The Death of Napoleon
The Murder Theory
If Napoleon was poisoned, who could have done it? What was the motive?
One fact was clear: Whoever was the murderer had to have been on St. Helena for the entire period of Napoleon's captivity. This ruled out LasCases (to whom Napoleon dictated his memoirs), who left St. Helena in 1818. It ruled out his general assistant, the cranky Gourgard, who left later the same year. Since the doctors attending Napoleon came and went with regularity, the murderer was unlikely to have been one of them (although two of them may have been unwitting accomplices, as we shall see).
That left, according to Weider's analysis, one of two possibilities: Either Hudson Lowe, representing the fear and loathing the English had for their captive, was instrumental in the plot, or someone within Napoleon's household was responsible.
The first possibility is unlikely. Lowe, bearing the burden of being Napoleon's jailor, tried time and again to suppress any indication that the English were mistreating their famous captive. The last thing that the English or the European powers needed was for Napoleon to become a martyr. Also, there was the difficulty of access to Napoleon. After 1816, the imperially minded Napoleon and the taciturn Lowe never met. The English garrison charged with observing Napoleon rarely came in actual contact with him, merely noting his presence twice daily. It might have been possible for Lowe to work through his physicians, but all of them fell under the spell of the charming Napoleon and could not be trusted by Lowe.
Lowe is an interesting character. He was reviled by Napoleon's supporters as a vindictive, small-minded bureaucrat. By the English establishment, he was a loyal commander performing difficult duties for the foreign powers who had entrusted him with the responsibility of guarding the famous prisoner. He was probably a bit of both characterizations. Giles (2001) presents two illustrations of Lowe: One, an English version, shows a gentle, almost insipid Lowe; the other, French, portrays Lowe as a scowling martinet.
So it seems unlikely that there was an opportunity for the English to administer poison to Napoleon, nor any advantage for them to make Napoleon, by killing him, a rallying point for the discontented masses of Europe.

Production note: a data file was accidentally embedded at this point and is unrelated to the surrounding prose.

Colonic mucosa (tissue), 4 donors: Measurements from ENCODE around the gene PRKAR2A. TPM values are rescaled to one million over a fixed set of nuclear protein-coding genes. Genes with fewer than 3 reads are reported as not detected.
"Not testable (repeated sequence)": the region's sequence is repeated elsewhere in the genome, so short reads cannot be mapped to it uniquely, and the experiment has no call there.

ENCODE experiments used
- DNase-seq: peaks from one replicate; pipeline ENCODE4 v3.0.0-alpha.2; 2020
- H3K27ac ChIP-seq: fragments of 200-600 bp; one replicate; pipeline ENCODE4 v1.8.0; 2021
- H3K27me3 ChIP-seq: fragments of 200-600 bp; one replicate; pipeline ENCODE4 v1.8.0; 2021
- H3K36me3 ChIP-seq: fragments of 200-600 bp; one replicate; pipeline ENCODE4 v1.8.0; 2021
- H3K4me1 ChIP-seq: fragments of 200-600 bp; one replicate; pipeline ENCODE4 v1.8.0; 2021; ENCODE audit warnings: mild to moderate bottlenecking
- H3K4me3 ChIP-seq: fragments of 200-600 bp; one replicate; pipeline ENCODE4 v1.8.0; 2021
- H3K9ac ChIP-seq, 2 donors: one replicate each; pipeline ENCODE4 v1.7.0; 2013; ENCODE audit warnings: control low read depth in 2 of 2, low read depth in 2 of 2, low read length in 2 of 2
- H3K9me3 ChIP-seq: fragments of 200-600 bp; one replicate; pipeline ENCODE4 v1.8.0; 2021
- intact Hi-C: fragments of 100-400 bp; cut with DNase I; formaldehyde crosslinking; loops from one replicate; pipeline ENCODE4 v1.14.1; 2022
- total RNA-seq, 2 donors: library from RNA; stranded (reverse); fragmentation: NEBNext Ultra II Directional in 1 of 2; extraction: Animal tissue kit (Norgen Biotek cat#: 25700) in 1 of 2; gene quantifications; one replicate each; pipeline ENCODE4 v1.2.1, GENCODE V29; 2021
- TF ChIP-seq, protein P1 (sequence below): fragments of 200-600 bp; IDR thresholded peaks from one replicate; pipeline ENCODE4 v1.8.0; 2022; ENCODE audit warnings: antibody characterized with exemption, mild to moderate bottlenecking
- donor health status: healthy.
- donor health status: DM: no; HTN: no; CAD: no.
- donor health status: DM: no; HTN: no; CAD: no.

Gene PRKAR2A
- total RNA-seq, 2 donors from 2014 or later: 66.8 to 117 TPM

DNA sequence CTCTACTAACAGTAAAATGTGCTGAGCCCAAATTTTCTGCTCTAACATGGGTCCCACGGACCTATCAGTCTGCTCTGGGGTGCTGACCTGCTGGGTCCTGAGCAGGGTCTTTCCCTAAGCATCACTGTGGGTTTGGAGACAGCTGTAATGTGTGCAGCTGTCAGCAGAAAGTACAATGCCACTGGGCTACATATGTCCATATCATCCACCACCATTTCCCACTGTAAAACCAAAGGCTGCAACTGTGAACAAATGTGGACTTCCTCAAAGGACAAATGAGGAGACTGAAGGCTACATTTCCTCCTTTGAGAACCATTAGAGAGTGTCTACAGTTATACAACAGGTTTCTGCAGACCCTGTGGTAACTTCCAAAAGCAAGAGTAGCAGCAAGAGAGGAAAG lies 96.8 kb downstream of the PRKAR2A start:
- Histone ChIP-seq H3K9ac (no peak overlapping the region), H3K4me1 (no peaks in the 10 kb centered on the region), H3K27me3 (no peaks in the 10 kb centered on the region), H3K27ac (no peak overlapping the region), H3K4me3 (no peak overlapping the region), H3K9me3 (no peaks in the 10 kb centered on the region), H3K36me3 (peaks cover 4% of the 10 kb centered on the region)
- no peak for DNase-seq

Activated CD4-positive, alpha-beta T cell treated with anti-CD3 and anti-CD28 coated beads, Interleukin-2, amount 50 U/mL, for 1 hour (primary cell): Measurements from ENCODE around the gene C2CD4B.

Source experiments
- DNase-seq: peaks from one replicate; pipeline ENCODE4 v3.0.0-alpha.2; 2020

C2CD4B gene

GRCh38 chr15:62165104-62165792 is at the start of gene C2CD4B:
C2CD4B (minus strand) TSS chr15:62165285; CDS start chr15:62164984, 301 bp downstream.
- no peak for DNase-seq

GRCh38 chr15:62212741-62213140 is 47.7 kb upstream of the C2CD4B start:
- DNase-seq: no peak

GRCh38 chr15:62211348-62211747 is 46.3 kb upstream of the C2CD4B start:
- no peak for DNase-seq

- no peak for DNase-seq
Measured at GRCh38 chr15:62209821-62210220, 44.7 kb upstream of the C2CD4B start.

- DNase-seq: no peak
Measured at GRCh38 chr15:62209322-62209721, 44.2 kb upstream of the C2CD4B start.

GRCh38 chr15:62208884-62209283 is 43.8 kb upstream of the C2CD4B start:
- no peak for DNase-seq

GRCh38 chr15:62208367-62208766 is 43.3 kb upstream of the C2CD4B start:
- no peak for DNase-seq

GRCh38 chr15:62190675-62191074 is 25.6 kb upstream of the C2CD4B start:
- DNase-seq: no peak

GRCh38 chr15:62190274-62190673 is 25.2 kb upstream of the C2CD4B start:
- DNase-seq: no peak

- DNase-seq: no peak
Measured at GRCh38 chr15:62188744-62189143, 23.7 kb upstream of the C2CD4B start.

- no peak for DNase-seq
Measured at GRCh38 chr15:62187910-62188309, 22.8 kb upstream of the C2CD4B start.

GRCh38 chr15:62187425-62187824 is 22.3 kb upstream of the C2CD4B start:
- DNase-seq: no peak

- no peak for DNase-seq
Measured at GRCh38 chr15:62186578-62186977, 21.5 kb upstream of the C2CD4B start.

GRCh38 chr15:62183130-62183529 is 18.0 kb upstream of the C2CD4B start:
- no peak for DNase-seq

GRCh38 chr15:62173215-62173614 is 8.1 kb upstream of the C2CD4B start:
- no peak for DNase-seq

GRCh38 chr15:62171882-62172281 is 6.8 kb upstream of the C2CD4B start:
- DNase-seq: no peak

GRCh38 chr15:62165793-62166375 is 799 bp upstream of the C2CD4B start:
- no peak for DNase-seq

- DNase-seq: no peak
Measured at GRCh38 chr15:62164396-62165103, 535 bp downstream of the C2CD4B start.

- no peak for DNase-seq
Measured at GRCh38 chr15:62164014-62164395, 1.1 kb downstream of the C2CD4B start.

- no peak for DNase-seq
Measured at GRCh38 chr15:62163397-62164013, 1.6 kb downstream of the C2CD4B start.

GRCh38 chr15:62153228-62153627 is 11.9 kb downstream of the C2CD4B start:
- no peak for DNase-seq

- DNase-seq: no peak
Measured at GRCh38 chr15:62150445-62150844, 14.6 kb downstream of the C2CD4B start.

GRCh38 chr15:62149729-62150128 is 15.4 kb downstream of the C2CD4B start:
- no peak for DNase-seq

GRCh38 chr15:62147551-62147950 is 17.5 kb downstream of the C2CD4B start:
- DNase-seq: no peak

This brought Weider to the second, more promising possibility. Someone in Napoleon's household wanted him dead.
Four individuals were with Napoleon to the last. The loyal valet, Marchant, who tenderly cared for his master, was an unlikely candidate, with very little motive — a modest inheritance from Napoleon's estate upon the emperor's death. Then, there were the Bertrands, the Grand Marshall and his wife, who lived about a mile from Longwood. Again, they could expect a small bequest, certainly not enough to kill for, although one could argue that their long service on god-forsaken St. Helena had worn down their loyalty.
No, thought Weider, there was only one possibility left: Count deMontholon.
There were several reasons for suspecting deMontholon. First, Countess deMontholon, who had left St. Helena in late 1819 with her newborn daughter (named Napoleana) might have been Napoleon's mistress during her time on St. Helena. Some thought Napoleana could have been fathered by Napoleon. The countess — and Mrs. Bertrand as well — had read a book about a murder by chronic arsenic poisoning while on St. Helena. Could deMontholon have gotten the idea for his murder from his wife?
Second, deMontholon had a very shady history. In addition to vacillating in his loyalty (from 1809 to 1815) between the Bourbon monarchy and Napoleon, he had strong ties to the most notable Napoleon-hater among the Bourbons, Louis XVIII's younger brother, the Duke of Artois, later Charles X, King of France. DeMontholon had also been charged with the theft of funds meant for his own troops, but escaped punishment. How he charmed his way into Napoleon's household, and continued to charm the exiled emperor, is a mystery. He seems to have been successful in manipulating Napoleon, eventually displacing Bertrand as Napoleon's most trusted aide.
DeMontholon was also the primary beneficiary of Napoleon's considerable estate, and helped his master draft his will. Hence, he had motives aplenty: jealousy, the pursuit of political favor, and profit.
Finally, in his position as steward of the Longwood household, he had exclusive access to Napoleon's wine, wine reserved exclusively for the emperor. Since this was the only thing that Napoleon ingested that was not eaten or drunk by anyone else, it is the most likely source for the small amount of tasteless arsenic that had to be administered over a long period of time.
But did Napoleon actually die from the administered arsenic? The story is a bit more complicated. The conclusion reached by Weider and others is that the arsenic, in combination with the antimony and mercury-based purges and emetics given to Napoleon (the mistaken but common medical practice of the time) plus Napoleon's consumption of large amounts of a sweet drink called orgeat (to slake his thirst from the arsenic) all combined to kill him. On top of the arsenic, antimony and mercury, orgeat is made from the tincture of apricots which contain prussic acid — hydrocyanic acid.
Count deMontholon, then, was Napoleon's murderer. Forshufvud and Weider were not only convinced, but their arguments have convinced a number of authorities.
But not all.